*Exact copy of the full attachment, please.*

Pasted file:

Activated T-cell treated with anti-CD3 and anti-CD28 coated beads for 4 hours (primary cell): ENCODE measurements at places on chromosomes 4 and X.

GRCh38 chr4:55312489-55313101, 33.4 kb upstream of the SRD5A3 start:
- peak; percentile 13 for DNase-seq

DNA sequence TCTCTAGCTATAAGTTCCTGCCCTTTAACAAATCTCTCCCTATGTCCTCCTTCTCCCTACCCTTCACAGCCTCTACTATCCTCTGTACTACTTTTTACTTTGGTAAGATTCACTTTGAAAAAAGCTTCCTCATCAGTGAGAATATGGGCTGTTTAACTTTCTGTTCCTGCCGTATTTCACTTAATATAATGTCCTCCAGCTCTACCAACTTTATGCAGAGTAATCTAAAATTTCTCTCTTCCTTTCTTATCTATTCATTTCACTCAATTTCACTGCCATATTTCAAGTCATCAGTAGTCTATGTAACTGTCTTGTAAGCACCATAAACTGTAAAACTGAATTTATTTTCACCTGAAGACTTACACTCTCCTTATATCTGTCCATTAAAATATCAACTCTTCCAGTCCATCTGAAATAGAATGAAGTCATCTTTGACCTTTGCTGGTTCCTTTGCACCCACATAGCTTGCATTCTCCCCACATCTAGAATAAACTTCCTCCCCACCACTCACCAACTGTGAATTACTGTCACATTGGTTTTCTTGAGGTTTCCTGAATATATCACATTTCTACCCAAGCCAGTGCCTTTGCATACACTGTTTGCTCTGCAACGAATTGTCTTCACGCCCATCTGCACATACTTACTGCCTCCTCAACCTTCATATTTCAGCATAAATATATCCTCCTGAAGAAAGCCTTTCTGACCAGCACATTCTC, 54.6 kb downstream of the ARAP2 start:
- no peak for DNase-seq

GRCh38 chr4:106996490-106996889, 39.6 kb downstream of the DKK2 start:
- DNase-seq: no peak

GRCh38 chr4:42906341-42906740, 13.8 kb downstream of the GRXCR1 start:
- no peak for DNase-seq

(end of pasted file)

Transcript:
Activated T-cell treated with anti-CD3 and anti-CD28 coated beads for 4 hours (primary cell): ENCODE measurements at places on chromosomes 4 and X.

GRCh38 chr4:55312489-55313101, 33.4 kb upstream of the SRD5A3 start:
- peak; percentile 13 for DNase-seq

DNA sequence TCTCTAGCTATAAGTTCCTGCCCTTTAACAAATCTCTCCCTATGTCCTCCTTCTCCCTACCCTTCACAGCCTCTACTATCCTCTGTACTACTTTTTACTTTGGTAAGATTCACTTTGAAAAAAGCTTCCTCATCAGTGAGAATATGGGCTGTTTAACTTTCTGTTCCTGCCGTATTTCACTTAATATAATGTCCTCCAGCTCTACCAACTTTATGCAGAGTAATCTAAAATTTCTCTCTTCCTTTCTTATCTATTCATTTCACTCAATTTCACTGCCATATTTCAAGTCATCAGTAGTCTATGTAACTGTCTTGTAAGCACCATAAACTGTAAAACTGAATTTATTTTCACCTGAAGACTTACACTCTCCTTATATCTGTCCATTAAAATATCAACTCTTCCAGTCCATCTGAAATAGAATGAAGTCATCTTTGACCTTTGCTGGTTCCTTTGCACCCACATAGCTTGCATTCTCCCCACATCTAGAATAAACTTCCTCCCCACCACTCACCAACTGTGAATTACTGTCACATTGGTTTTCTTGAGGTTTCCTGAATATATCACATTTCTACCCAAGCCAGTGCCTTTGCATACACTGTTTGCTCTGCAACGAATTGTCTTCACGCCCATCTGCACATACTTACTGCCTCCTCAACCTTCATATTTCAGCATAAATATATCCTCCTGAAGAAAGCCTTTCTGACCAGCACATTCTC, 54.6 kb downstream of the ARAP2 start:
- no peak for DNase-seq

GRCh38 chr4:106996490-106996889, 39.6 kb downstream of the DKK2 start:
- DNase-seq: no peak

GRCh38 chr4:42906341-42906740, 13.8 kb downstream of the GRXCR1 start:
- no peak for DNase-seq